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Throbbing Gristle ‘Hamburger Lady’

Classic Tracks
Published August 2015
By Tom Doyle

The classic ‘Roland’ promo shot at Throbbing Gristle’s studio. Originally sent to Roland to see if TG could get a  sponsorship deal. They said no... Left to right: Chris Carter, Cosey Fanni Tutti, Genesis P–Orridge, Peter Christopherson.The classic ‘Roland’ promo shot at Throbbing Gristle’s studio. Originally sent to Roland to see if TG could get a sponsorship deal. They said no... Left to right: Chris Carter, Cosey Fanni Tutti, Genesis P–Orridge, Peter Christopherson.

Throbbing Gristle’s highly individualist approach to music extended as far as making their own instruments and, ultimately, their own genre.

Very few bands can claim to have invented an entire genre, but with their coining of the term ‘industrial music’ in 1977, art–noise experimentalists Throbbing Gristle did just that. While in some ways the phrase has come to define a certain kind of grinding electro–rock, for the Hull/London quartet — Genesis P–Orridge, Chris Carter, Cosey Fanni Tutti and the late Peter ‘Sleazy’ Christopherson — industrial derived from their highly original blend of avant–garde electronics, musique concrete and abstract sound.

“It was all of those, yeah,” says TG founder Chris Carter. “And it was a way of life, the way that we worked. Everything that we did was industrial to us. It was more of a concept rather than a sound. I mean, nowadays, it’s taken very literally as being industrial–sounding. The industrial sound that we had was only part of the whole industrial movement that we had going then. It didn’t have to be industrial–sounding as such.”

“On a personal level,” says Cosey Fanni Tutti, “it was about working with yourself and others... and life, rather than being passive. We wanted to make people more active in their approach to life and experimenting and exploring and the music that we did was part of that. So that you don’t have to follow and just access things that are delivered onto the table for you. You can actually create something yourself or go in a different direction. That’s what we meant by industrial. It was about working. Working to create something new and something that would inspire everybody.”

“Maybe,” Chris points out, “we should’ve called it industrious.”

The groundbreaking sound collages that Throbbing Gristle would create during their initial period together from 1977 to 1981 were very much informed by the background noise of the factories surrounding their studio in Hackney, east London, which they darkly named — because of its close proximity to the one–time plague pits of London Fields — The Death Factory.

“It was also under a railway arch,” Chris recalls, “so we had all these heavy sort of sounds rumbling above us, and around us from trucks. That whole area was very industrial.”

“There was a lot of the rag trade around there,” says Cosey. “Handbag makers and shoe makers in the arches along the way. So there was a lot of to–ing and fro–ing of deliveries and hammering and so on.”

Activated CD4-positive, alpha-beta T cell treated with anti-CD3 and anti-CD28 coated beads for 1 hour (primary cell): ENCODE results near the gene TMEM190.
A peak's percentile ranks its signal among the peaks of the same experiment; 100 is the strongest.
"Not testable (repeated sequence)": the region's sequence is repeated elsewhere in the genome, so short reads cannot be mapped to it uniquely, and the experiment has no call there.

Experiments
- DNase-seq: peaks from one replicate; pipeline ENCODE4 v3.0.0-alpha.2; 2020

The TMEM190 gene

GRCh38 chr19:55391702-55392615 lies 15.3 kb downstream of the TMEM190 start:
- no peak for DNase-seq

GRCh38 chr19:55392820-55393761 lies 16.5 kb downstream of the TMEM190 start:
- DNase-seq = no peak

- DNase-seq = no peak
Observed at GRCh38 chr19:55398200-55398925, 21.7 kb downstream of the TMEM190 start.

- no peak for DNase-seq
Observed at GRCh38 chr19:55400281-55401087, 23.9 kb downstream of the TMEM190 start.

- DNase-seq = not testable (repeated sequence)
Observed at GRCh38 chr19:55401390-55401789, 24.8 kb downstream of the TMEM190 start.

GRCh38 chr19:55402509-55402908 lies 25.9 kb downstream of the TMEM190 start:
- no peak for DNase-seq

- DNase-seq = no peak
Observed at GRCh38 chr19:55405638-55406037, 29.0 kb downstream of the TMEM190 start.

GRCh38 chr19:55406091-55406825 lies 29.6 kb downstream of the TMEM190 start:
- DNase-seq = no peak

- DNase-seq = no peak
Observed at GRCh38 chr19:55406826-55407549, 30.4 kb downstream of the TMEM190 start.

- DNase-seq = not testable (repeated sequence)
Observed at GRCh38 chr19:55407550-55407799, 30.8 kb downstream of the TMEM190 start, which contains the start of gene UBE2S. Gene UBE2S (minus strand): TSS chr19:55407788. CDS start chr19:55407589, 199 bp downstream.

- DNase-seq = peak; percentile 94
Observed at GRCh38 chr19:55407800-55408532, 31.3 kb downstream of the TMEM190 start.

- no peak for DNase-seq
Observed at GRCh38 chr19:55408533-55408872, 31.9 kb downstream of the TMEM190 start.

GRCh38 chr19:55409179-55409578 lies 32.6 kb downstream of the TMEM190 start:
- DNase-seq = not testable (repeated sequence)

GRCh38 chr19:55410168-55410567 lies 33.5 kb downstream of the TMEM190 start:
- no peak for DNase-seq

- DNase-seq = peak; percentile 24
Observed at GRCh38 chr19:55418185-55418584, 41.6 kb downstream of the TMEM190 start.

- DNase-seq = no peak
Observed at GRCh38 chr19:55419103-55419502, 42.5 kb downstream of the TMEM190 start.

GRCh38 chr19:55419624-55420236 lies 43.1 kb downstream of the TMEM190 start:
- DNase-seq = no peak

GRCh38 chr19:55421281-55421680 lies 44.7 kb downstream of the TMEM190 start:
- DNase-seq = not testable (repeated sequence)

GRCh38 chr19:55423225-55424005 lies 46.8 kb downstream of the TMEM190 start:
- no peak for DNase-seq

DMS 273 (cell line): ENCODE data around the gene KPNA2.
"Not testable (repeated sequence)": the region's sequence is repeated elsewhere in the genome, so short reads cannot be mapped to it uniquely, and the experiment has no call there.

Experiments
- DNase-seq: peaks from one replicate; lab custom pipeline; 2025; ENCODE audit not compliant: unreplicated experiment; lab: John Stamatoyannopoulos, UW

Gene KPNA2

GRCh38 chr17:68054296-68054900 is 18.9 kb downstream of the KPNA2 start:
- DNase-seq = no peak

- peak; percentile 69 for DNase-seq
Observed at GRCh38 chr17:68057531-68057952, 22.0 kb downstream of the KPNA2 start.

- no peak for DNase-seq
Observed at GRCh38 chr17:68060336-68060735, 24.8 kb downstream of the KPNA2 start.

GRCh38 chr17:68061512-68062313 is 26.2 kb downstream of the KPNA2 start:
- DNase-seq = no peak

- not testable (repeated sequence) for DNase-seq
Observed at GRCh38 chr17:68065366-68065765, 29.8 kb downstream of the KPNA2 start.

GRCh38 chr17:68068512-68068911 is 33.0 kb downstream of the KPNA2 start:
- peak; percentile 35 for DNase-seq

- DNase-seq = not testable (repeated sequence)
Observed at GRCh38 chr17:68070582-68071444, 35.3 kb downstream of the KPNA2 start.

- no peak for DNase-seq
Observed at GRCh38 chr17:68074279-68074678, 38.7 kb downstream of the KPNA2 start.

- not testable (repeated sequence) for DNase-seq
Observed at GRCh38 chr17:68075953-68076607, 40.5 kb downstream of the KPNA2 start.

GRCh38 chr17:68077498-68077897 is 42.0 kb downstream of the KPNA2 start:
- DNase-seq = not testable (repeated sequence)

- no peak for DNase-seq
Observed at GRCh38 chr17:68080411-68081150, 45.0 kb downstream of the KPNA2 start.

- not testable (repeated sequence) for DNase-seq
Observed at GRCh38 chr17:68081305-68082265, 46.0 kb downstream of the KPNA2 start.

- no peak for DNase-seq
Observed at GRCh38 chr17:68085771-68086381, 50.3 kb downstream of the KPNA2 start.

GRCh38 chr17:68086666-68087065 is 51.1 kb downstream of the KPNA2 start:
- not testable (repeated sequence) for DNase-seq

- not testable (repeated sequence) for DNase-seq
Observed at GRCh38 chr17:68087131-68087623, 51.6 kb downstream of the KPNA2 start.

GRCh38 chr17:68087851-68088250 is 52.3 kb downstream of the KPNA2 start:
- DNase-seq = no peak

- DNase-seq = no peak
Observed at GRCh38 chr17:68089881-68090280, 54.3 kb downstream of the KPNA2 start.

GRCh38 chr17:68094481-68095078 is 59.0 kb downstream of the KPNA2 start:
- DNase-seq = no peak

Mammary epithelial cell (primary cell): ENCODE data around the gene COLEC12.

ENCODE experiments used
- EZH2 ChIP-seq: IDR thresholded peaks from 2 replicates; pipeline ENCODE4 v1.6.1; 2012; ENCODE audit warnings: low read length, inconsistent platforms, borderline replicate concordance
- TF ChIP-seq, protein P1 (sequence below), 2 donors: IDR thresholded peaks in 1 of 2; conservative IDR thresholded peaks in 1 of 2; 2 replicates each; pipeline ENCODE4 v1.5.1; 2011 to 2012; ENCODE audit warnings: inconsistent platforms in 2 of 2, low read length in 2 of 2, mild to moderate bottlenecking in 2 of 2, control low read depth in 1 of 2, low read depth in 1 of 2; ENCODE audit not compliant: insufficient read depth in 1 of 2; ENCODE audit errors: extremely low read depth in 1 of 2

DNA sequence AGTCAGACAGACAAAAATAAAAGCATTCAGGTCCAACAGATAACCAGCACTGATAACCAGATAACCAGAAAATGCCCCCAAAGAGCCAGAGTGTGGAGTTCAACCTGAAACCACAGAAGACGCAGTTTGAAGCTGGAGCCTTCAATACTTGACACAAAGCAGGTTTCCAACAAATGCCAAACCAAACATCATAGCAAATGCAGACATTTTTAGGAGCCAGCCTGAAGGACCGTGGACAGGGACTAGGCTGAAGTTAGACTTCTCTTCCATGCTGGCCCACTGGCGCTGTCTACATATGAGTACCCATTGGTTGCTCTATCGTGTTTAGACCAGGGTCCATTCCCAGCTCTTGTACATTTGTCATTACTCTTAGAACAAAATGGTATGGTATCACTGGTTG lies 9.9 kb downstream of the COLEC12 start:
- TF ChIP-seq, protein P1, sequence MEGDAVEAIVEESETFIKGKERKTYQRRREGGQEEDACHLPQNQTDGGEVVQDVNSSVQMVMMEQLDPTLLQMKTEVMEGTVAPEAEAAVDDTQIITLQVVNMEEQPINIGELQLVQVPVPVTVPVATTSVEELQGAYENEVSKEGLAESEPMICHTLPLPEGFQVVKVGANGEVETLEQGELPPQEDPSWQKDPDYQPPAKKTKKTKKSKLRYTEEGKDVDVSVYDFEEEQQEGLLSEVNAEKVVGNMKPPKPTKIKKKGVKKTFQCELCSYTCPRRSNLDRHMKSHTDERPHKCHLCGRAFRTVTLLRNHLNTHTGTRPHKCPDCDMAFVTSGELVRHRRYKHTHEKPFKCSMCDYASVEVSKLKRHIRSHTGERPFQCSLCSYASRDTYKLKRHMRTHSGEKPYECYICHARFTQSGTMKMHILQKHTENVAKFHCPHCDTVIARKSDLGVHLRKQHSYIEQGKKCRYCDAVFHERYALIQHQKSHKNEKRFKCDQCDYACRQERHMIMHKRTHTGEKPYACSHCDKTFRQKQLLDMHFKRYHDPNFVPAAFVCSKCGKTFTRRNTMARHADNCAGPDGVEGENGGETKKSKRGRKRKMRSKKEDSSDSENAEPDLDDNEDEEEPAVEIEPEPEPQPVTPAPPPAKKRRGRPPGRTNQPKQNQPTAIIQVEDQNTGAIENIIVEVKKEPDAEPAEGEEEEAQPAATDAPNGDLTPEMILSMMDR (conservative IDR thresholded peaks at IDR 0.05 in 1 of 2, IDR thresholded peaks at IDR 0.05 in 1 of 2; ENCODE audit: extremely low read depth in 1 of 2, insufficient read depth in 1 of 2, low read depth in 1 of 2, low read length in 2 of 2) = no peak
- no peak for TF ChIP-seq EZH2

“Across the road,” says Chris, “there was also this incredible club that played a lot of dub and reggae and stuff and you could hear that as well.”

“I think it was just that it was our world that we inhabited and those sounds became synonymous with how we felt and how the world appeared to us at the time,” Cosey states. “We were amongst it, getting down and dirty literally all the time [laughs]. Those sounds were a soundtrack to that really. That’s what inspired us to do the music we did. It was just very literal.”

Wreckers Of Civilisation

The roots of Throbbing Gristle were in COUM Transmissions, a music and performance art group founded by Genesis P–Orridge and Cosey Fanni Tutti in Hull in 1969. “Performance art was always a term that I personally struggled with,” says Cosey, “because of the word ‘performance’. They were ‘actions’ really, they weren’t performances as such, ‘cause they were all improvised.”

The musical side of COUM Transmissions was similarly improvisation and based around P–Orridge’s ethos that “the future of musicians lies in non–musicians”. “They were quite anti orthodox ways of playing music,” says Cosey. “It was just expressing yourself with sound, which you couldn’t do via a structured kind of formula. That was somebody else’s idea of how to create sound. We did performance pieces with all kinds of things like cutlery and contact mics and we contact-miked the floor that we were walking on.”

Gaining notoriety in Hull, leading to the unwanted attentions of the press and police (not least because of their illustrated logo of a semi–erect penis), COUM Transmissions relocated south to London in 1973. “It seemed logical for us to move,” Cosey says, “because it was getting very uncomfortable for us to operate in Hull. And a lot of the people that we were in contact with and working with by that time were London–based.”